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Energy Storage: A Bloody Q3 is Creating a Great Buying Opportunity

John Petersen

Tom Lehrer is frequently credited with a quip that perfectly summarizes my feeling about the financial markets in the third quarter, "Apart from that Mrs. Lincoln, how did you enjoy the play?" During the quarter we were given box seats to classic political opera in two acts. Act One was set in Washington DC while Act Two moved to Europe so we could hear the same tortured songs of woe in a different language. We all know the opera has to end with the immensely popular "Kick the Can Chorus," but we suspended disbelief, bought into the fear and held a massive liquidation sale. As a curtain call it looks like we've let our elected demagogues scare us into a new recession. Do you ever wonder if the system might work better if ballots included "None of the above" as an alternative and required the offices to remain vacant if nobody won a majority?

For the third quarter the Dow, S&P 500 and Nasdaq indexes were down an average of 13.1% and it was even uglier in energy storage where the best names in the business were beaten down by 35% to 50%. The following table summarizes the price performance of my tracking list for the year and the quarter ended September 30, 2011.

9.30.11 Price Table.png

It was a bloody time that's creating a great buying opportunity. While it's still a little early to buy the biggest companies in the sector, it's a wonderful time to do some homework, map out a strategy and prepare for the inevitable bottom.

For reasons I can't explain, several energy storage companies move in the same direction as the S&P 500, but react more violently to changing market sentiments. To illustrate the phenomena I've created a graph that compares percentage price movements for Johnson Controls (JCI), Enersys (ENS), Exide Technologies (XIDE) and Active Power (ACPW) against the S&P 500 using 10-day volume weighted moving averages instead of daily prices.

9.30.11 ST Comparison.png

While the pattern is less obvious over longer periods, the following graph that tracks the percentage price movements since April 1, 2009 shows that the pattern holds in both up and down markets, which suggests that buying storage at the next bottom should have a significantly greater upside potential than buying the broader market at the bottom.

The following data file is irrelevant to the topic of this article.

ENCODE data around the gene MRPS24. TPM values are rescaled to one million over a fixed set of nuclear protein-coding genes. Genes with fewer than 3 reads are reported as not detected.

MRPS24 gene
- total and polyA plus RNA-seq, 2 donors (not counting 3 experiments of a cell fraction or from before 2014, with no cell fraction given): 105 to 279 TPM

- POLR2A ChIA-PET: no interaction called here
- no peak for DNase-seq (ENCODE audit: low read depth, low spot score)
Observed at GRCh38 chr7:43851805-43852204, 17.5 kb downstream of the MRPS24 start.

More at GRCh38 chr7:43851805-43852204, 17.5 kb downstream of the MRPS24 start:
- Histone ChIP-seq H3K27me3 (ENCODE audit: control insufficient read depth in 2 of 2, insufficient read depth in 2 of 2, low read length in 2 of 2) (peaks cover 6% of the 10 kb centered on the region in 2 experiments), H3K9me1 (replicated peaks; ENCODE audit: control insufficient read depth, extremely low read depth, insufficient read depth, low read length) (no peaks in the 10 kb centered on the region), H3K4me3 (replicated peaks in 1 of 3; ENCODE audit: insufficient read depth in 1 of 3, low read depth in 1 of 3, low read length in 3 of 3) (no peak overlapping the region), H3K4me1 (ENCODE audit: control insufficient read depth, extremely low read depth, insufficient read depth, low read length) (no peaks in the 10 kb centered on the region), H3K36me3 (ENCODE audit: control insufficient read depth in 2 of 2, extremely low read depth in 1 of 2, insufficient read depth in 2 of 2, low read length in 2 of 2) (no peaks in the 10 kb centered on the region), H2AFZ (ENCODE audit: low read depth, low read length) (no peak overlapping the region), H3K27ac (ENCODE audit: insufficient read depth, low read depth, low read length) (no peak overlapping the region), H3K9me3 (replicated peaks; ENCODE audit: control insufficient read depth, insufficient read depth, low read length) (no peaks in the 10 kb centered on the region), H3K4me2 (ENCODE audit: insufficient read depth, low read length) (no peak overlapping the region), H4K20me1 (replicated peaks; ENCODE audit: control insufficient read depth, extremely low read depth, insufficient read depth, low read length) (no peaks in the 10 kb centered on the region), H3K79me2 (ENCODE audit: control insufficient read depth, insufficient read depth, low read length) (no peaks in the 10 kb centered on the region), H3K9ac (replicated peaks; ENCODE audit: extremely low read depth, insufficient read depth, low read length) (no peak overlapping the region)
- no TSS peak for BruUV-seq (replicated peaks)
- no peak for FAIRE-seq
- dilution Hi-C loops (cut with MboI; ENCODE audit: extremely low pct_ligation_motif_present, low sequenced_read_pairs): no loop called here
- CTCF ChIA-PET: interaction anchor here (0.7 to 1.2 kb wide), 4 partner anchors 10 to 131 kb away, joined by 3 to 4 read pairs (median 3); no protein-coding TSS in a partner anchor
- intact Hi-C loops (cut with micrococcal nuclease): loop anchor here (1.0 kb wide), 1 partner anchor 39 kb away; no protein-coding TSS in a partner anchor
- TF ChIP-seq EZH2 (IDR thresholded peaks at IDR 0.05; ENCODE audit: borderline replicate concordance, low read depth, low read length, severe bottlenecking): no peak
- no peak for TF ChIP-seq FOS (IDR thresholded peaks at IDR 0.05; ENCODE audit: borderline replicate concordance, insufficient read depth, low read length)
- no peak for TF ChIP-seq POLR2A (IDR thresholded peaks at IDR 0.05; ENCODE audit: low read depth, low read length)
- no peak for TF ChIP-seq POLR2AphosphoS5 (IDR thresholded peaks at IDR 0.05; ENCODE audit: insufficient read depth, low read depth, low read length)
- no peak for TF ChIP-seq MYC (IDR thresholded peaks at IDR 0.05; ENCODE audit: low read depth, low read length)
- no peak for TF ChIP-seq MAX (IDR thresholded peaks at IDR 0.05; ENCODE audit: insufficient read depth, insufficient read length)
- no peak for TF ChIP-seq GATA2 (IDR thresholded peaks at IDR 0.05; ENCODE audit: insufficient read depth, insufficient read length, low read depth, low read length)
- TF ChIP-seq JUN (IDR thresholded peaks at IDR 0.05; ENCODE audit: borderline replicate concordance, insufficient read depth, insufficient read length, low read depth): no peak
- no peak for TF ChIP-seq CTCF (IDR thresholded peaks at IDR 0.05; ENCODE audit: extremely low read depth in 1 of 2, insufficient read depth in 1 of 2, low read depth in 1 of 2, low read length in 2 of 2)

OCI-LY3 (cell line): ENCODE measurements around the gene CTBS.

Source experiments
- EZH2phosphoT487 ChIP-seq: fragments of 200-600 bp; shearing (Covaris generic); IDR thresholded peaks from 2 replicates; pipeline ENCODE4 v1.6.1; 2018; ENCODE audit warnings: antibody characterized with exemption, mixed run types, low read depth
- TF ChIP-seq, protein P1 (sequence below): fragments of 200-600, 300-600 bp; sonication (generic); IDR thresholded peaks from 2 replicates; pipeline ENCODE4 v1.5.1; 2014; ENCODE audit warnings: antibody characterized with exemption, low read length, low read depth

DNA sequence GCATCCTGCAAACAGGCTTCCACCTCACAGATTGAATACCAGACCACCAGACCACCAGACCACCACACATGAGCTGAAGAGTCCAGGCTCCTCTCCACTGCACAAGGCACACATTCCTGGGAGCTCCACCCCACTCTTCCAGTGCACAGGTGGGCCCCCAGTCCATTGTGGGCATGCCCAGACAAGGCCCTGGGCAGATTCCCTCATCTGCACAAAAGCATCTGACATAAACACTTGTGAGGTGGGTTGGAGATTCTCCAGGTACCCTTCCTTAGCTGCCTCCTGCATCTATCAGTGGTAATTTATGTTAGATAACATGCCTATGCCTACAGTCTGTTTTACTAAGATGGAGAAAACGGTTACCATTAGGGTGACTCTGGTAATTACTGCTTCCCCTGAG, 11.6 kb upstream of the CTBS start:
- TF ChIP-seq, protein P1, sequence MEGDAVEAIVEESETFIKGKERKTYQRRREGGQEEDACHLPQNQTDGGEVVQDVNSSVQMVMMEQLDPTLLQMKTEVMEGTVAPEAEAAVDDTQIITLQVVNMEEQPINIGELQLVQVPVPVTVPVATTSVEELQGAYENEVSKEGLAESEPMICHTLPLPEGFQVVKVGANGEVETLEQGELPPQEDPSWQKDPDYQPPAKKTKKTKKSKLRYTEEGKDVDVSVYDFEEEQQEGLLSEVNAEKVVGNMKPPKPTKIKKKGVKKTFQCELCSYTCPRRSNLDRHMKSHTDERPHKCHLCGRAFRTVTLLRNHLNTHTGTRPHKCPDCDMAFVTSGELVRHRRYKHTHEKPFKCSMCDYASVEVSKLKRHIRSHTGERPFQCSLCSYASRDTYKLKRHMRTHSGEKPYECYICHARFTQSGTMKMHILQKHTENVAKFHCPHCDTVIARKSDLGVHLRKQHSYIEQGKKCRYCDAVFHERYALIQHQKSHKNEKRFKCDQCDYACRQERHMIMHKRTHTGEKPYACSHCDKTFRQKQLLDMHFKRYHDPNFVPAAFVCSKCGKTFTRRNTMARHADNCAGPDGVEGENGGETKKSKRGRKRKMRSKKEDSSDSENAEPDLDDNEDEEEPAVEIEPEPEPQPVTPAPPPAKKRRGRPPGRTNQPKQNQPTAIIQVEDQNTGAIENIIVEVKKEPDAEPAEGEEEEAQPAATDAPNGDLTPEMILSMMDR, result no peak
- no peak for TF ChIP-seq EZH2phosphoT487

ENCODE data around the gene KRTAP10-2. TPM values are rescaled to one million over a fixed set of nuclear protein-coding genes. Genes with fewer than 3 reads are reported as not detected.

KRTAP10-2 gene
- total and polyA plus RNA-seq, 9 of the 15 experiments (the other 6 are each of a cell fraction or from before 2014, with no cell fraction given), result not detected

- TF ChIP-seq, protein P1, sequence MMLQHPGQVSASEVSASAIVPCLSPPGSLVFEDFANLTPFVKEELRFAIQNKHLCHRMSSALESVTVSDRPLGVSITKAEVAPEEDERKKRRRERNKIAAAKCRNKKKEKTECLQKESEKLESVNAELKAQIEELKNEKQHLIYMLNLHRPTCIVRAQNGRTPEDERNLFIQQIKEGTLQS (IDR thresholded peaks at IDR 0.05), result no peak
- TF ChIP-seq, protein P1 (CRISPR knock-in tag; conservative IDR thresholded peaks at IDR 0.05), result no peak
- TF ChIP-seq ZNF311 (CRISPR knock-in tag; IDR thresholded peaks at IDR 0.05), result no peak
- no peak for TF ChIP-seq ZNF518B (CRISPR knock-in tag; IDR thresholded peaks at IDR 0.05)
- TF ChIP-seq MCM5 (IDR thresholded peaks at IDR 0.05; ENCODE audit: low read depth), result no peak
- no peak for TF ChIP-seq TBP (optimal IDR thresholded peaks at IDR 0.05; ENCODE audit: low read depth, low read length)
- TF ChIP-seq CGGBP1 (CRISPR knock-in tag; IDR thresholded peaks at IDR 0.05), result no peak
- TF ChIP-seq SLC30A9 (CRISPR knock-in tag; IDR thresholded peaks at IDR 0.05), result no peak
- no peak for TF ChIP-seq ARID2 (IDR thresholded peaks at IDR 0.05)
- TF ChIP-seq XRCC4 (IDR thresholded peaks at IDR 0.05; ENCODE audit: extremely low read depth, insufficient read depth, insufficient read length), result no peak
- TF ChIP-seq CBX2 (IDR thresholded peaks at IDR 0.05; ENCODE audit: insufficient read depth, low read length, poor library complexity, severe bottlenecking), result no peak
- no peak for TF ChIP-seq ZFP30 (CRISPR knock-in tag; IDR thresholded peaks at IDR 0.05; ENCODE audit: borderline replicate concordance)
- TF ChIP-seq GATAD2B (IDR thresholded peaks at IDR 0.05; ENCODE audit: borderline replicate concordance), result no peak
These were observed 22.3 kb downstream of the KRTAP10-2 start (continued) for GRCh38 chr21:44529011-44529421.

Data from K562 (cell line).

9.30.11 LT Comparison.png

The next bottom may well be the buying opportunity of a lifetime as energy storage emerges as an investment mega-trend and the market realizes that cool has no place in an industrial sector where cost matters and the law of economic gravity reigns supreme. Core positions in Johnson Controls, Enersys and Exide Technologies are a must have for all serious storage investors. Depending on your risk appetite, more speculative companies like Active Power, Axion Power (AXPW.OB), Maxwell Technologies (MXWL) ZBB Energy (ZBB) and perhaps Beacon Power (BCON) also merit serious consideration.

For the last three years I've cautioned investors that the media circus around plug-in vehicles and exotic batteries was a transitory phenomenon driven by ill-conceived ideology instead of common sense. The upcoming recession will force the government and the markets to recognize that plug-in vehicles are unconscionable waste masquerading as conservation and a luxury no nation can afford, much less subsidize at relevant scale.

My last chart for the day compares the market capitalizations of my tracking list companies on September 30, 2009 and September 30, 2011. While Axion Power and Exide are far stronger today than they were in the fall of 2009, most of the companies that lost a lot of market value have also lost a lot of ground.

9.30.11 Two Year.png

The simple but undeniable reality is everybody wants better batteries but nobody wants to pay a premium price for them. The green in an ordinary consumer's wallet will always take priority over the green in his cocktail conversation. Manufacturers of objectively cheap products that can do the required work are certain to thrive over the next five years. Developers of exotic batteries for plug-in vehicles and other uneconomic applications are likely to follow the same tragic path as Ener1 (HEV).

Disclosure: Author is a former director of Axion Power International (AXPW.OB) and holds a substantial long position in its common stock.



was posted on AltEnergyStocks.com.


       

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Comments

Exide trading at a ~5x is unbelievable. I'm trying to decide if I move a bit from my Axion stake to Exide and then back into Axion - it just looks so juicy.

I mentioned in the article that it's a little early to buy the bigger companies. The reason is my tracking charts show the 10- and 20-day moving averages in a steep downtrend and I think the big stocks have a ways to go before they hit bottom. If you like Exide at $4 you'll like it even better at a lower price. I watch all these companies very carefully and as soon as the 10- and 20-day averages start crossing the 50-day I'll be sure to let readers know. Until then, watching is safer than buying.

I like Exide as a conservative stock with an easy potential to triple or maybe quadruple over the next year to 18 months. Since my expectations for Axion are much higher, it's not a trade that I'd consider, but you have to do what makes it easiest for you to sleep at night.

It would be easier to sleep at night if I knew when LDK and SOL are gonna bottom out. The freefall seems way out of proportion to reality.

I don't follow the solar sector, but the free fall in the storage sector is most certainly way out of proportion to reality. Investors who are able to buy storage at or near the bottom should have one heck of a ride to the upside.

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